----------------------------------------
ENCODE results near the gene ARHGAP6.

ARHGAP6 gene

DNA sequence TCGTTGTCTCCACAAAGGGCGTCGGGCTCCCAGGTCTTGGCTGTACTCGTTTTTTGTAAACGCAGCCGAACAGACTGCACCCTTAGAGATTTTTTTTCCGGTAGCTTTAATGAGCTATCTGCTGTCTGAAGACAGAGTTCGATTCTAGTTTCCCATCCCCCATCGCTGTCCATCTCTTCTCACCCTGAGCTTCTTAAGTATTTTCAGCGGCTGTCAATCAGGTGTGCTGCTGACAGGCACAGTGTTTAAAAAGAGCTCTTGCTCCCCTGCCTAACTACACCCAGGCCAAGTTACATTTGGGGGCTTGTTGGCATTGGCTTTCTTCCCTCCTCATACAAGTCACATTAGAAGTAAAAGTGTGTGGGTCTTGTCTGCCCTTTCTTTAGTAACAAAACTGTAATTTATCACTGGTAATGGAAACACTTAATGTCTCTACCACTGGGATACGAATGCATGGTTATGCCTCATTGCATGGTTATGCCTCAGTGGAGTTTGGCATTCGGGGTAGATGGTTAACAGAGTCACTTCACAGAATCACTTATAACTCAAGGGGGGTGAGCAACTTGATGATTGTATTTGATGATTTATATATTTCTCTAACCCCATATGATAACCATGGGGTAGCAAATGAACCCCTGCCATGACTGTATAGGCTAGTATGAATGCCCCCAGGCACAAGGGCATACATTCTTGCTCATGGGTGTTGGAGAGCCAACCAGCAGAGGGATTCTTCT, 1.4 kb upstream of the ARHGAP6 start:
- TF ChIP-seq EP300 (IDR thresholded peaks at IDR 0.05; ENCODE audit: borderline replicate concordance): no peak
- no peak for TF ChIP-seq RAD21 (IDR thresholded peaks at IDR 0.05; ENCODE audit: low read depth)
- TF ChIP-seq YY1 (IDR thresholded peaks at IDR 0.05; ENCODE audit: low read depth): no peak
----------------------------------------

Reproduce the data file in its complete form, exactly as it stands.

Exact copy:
ENCODE results near the gene ARHGAP6.

ARHGAP6 gene

DNA sequence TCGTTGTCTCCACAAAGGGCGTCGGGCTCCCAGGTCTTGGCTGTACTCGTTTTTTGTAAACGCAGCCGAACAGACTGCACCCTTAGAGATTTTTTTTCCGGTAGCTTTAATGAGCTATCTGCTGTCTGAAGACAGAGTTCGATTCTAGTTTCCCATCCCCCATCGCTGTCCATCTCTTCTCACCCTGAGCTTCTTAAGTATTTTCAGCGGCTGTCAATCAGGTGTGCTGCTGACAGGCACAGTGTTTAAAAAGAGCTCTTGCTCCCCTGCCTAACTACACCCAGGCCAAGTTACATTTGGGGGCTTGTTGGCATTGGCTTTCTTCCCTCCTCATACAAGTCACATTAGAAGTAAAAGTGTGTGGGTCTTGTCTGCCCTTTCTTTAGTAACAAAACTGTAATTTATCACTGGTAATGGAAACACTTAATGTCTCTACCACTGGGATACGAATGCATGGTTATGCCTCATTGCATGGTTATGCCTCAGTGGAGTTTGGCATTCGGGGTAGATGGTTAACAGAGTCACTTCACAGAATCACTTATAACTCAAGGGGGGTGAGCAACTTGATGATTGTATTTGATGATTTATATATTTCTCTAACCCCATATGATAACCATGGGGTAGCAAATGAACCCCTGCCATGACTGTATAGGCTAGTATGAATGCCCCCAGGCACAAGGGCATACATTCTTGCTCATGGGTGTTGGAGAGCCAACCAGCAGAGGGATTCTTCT, 1.4 kb upstream of the ARHGAP6 start:
- TF ChIP-seq EP300 (IDR thresholded peaks at IDR 0.05; ENCODE audit: borderline replicate concordance): no peak
- no peak for TF ChIP-seq RAD21 (IDR thresholded peaks at IDR 0.05; ENCODE audit: low read depth)
- TF ChIP-seq YY1 (IDR thresholded peaks at IDR 0.05; ENCODE audit: low read depth): no peak